Country music is all about grit, tears and triumph. You can tell this just by listening to “A Thousand Miles From Nowhere” by Dwight and “A Broken Wing” by Martina McBride.

Modern country songs often use the A chord. Some popular ones include Lucinda Williams’ “Car Wheels on a Gravel Road” and Montgomery Gentry’s “Tattoos & Scars”.

Blues Songs

Remember what we talked about earlier about how music has the ability to transcend genre boundaries? The Blues is a great example for that because it has all of the elements of grit, tears, and triumph plus more. The Am chord is also used in soulful songs like ‘Aint No Sunshine’ by Bill Withers and Aretha Franklin’s masterpiece, ‘(You Make Me Feel Like a) Natural Woman.’

You should give Buddy Guy’s “Damn Right I Got the Blues” and Robert Cray’s “Smoking Gun” a listen for some great examples of the A minor chord in action.

Practice and repetition can help your fingers get used to awkward positions in an A minor chord and make an easy transition to other chords in songs you’ve been learning. Try playing some songs with an Am chord and you’ll hear how versatile it sounds. Play some different genres and get used to the sound of the chord.

FAQ for Play A Minor Chord on Guitar

What is a minor chord?

A minor chord is a chord that is played on the guitar, piano or other instruments.

Minor chords are usually played with the root note, 3rd and 5th note in the scale. An example of a minor chord would be Cm.

What are the three types of minor chords?

Minor chords are a type of musical chord and have three types. They are the minor, diminished, and augmented.

A minor chord is a type of musical chord that has a root note, a minor third interval, and a perfect fifth interval.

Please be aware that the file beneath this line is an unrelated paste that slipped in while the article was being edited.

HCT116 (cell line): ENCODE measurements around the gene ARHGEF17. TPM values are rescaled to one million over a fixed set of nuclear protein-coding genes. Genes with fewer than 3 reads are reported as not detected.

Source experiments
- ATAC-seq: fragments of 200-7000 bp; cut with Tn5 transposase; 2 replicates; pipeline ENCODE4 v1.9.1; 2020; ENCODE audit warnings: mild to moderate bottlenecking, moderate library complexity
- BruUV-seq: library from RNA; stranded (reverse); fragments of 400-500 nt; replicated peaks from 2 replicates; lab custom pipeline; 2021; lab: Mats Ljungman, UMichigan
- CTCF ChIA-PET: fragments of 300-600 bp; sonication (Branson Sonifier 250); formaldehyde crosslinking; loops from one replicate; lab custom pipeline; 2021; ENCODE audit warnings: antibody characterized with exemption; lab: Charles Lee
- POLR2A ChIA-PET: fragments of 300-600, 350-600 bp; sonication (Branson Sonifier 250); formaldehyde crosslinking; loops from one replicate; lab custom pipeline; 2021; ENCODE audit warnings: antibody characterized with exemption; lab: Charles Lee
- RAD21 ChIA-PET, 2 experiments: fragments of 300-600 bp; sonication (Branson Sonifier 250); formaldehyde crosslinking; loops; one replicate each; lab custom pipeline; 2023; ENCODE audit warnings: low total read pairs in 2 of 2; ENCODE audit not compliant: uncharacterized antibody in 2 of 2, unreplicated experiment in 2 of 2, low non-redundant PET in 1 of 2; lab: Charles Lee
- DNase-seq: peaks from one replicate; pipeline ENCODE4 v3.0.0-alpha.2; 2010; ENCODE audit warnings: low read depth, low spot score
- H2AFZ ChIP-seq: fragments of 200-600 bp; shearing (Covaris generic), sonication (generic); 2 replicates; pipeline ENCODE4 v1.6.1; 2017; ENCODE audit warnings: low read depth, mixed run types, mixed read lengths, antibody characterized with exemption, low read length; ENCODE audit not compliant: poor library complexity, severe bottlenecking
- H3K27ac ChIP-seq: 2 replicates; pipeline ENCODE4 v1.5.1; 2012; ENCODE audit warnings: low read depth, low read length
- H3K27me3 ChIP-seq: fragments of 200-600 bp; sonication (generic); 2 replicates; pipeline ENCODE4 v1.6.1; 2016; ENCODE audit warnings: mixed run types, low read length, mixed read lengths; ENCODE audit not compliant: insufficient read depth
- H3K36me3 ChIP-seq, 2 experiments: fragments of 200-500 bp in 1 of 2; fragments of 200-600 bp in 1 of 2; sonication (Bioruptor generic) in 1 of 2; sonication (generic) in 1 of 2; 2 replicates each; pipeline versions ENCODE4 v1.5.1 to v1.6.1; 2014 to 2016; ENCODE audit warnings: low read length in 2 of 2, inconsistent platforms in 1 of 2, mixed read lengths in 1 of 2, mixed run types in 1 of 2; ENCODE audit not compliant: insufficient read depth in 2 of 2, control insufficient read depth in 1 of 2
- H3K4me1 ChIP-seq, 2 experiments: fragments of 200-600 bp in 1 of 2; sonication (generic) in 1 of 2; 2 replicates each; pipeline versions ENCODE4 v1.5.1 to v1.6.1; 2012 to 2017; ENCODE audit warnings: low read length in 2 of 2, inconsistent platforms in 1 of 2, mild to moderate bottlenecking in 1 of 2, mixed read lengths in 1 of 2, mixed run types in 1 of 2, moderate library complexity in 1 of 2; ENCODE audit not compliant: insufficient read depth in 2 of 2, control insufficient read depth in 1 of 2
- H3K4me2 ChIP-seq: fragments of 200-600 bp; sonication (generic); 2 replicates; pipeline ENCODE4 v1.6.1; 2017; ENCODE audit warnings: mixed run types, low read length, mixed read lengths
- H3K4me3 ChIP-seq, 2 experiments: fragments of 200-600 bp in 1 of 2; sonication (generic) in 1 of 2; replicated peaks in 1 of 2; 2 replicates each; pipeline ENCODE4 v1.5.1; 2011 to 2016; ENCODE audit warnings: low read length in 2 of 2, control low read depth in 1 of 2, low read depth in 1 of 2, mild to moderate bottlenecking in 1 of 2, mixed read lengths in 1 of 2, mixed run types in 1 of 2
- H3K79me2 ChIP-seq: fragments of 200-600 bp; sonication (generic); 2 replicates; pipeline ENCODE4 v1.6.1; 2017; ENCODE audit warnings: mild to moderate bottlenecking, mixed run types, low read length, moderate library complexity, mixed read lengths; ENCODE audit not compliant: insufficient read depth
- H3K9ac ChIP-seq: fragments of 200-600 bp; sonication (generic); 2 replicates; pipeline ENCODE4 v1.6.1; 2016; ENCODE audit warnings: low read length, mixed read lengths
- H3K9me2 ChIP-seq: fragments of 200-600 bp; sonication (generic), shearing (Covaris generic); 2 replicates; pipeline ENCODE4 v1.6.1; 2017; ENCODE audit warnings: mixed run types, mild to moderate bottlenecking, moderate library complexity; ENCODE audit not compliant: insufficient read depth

A diminished chord is also a type of musical chord that has the same intervals as the minor chord but has an added perfect fourth interval.

An augmented chord is also another type of musical chord that has the same intervals as the major chord but with an added perfect fourth interval.

How do play a minor chord on guitar?

A minor chord is a chord with a minor third and a perfect fifth. To play a minor chord on guitar, you need to place your index finger on the second string, third fret. You then need to place your middle finger on the first string, second fret and then your ring finger on the first string, third fret.

To play an A minor chord for example – put your index finger on the sixth string at the fifth fret and then put your middle finger on the fifth string at the fourth fret and finally put your ring finger on the fourth string at the second fret.

What are the best ways to learn how to play a guitar?

There are many ways to learn how to play guitar. The most popular way is to take guitar lessons. There are many teachers who offer lessons in person or online.

Another way is to purchase a guitar teaching software or DVD and learn from that. You can also find a lot of free resources online like tutorials, videos and songs on YouTube which will teach you how to play the guitar.

The best way for you to learn the guitar depends on your situation and what you want out of it.

What kind of music should I learn to play on the guitar?

As a beginner, you should learn to play songs that are simple and easy to learn. You should also learn the basics of music theory such as chords, scales, and melodies.

Is there a beginner’s guide for playing the guitar?

A beginner’s guide for playing the guitar is a series of articles that will teach you the basics of guitar playing.

The first step to learning how to play guitar is to get a basic understanding of the instrument. You need to know about all of the parts, how they work, and what they do.